The German government has blocked the sale of one of its semiconductor factories to a Chinese-owned tech company because of security concerns.
Germany’s economic ministry said in a statement that it had prohibited Elmos Semiconductor, which makes chips for the automotive industry, from selling its factory in Dortmund to Silex, a Swedish subsidiary of China’s Sai Microelectronics.
The decision had been taken “because the acquisition would have endangered the public order and safety of Germany,” the ministry said in a statement.
Silex announced in December that it had signed an agreement with Elmos to buy the factory for €85 million ($85.4 million).
Silex did not immediately respond to CNN Business’ request for comment. Elmos said in a statement that both companies regretted the government’s decision.
“The transfer of new micromechanics technologies … from Sweden and significant investments in the Dortmund location would have strengthened semiconductor production in Germany,” Elmos said, adding that it was considering whether to take legal action.
Sia Microelectronics said in a statement Thursday that it “deeply regretted” the decision by the German government. Its shares fell more than 9% in Shenzhen.
“We have to take a close look at company acquisitions when important infrastructure is involved or when there is a risk of technology flowing to acquirers from non-EU countries,” German economy minister Robert Habeck said at a press conference.
He added that the semiconductor industry in Europe, in particular, needed to guard its “technological and economic sovereignty.”
The planned deal had rattled German authorities concerned that Chinese investment in its critical infrastructure could compromise its intellectual property and leave it exposed to political pressure from Beijing.
Germany not ‘naive’
Similar concerns motivated the German government to intervene in plans by Chinese shipping giant Cosco to buy a 35% stake in the operator of a Hamburg port terminal last month.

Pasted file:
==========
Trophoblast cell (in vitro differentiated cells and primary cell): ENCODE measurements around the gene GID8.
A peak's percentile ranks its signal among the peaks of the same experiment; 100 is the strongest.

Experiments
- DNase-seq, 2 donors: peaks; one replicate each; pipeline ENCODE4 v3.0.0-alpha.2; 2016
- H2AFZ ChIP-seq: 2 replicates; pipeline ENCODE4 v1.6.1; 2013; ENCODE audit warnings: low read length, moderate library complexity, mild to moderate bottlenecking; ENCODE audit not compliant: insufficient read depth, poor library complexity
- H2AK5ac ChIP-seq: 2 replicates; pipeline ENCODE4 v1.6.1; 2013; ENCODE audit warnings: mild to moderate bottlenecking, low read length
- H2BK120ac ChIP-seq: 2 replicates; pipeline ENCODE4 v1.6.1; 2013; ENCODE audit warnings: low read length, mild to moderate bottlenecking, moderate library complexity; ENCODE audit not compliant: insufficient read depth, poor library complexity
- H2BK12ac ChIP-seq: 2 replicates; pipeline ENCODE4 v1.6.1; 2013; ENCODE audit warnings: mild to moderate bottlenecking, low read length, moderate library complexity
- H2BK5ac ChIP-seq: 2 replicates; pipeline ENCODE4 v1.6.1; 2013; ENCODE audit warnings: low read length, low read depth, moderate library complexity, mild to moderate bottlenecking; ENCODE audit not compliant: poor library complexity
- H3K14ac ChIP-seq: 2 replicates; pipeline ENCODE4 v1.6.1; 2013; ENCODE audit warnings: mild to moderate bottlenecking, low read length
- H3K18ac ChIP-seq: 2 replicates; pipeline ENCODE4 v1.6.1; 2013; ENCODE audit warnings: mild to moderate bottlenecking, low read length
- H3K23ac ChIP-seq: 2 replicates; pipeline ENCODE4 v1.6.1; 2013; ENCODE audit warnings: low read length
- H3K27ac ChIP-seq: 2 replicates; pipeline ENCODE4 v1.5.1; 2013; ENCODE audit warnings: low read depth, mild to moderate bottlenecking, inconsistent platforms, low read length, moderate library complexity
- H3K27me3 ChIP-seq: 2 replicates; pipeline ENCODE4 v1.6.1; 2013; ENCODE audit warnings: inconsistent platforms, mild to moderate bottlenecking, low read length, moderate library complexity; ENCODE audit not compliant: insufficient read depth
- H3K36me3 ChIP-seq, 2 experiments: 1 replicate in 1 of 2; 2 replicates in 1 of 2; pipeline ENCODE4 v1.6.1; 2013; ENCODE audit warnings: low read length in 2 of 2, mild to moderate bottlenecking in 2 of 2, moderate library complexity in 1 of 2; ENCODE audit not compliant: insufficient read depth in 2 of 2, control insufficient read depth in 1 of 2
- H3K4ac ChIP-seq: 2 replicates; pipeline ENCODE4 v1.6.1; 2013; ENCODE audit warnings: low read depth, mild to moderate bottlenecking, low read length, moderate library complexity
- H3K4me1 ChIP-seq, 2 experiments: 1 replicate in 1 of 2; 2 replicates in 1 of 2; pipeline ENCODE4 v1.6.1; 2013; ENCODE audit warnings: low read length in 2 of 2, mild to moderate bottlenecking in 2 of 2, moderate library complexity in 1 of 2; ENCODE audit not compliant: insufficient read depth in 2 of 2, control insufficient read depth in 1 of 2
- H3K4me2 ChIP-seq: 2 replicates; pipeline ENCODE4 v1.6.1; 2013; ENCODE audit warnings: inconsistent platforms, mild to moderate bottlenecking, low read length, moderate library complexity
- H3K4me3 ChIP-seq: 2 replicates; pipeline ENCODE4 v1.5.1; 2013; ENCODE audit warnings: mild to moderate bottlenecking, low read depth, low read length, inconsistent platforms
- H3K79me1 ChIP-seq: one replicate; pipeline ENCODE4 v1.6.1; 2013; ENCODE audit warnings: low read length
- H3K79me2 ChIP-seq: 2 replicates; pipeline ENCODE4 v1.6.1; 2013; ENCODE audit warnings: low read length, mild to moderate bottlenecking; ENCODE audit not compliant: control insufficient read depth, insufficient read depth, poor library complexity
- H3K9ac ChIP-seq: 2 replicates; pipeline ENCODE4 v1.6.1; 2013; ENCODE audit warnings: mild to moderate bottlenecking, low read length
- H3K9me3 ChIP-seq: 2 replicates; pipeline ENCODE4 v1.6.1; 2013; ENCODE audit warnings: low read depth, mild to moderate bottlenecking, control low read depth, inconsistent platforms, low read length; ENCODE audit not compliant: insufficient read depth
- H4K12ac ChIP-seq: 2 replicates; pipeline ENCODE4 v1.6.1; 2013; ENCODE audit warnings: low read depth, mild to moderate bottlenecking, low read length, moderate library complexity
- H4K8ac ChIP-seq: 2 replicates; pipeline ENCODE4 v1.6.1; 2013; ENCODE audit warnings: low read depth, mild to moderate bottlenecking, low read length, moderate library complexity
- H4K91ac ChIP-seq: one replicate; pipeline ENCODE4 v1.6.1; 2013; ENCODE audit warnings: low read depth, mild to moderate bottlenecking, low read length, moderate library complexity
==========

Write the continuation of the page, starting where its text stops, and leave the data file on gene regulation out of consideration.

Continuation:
Officials limited the planned investment in Hamburger Hafen und Logistik to 24.9%. Several government ministers, including Habeck, has pushed for the deal to be blocked entirely.
The tensions have arisen at a difficult time for the German economy, which is sliding into a recession triggered by the crisis over Russian energy. Germany’s manufacturers and exporters are eager to maintain their close relationship with China.
Only last week, Chancellor Olaf Scholz met with Chinese leader Xi Jinping in the first visit by a G7 leader to Beijing in roughly three years, a trip designed to shore up export markets as Germany’s ties with Russia — once its biggest supplier of natural gas — continue to unravel.
A delegation of top industry CEOs, including the bosses of Volkswagen (VLKAF), Siemens (SIEGY) and chemicals giant BASF (BASFY), traveled with Scholz to Beijing to meet with Chinese business executives.
But Habeck struck a note of caution on Wednesday. Addressing the blocked chip deal, he stressed that “Germany is and will remain an open investment location” but that it was not “naive”.
China’s chips under threat
The visit came just a month after the United States introduced stringent controls on chip exports to China, a move designed to protect its national security and bolster its domestic semiconductor industry.
In early October, the Biden administration banned Chinese firms from buying advanced chips and chip-making equipment without a license.
The rules threaten to strike a huge blow to China’s ambitions to become a tech superpower as they not only bar exports of chips made anywhere in the world using US technology, but also the export of the tools used to make them.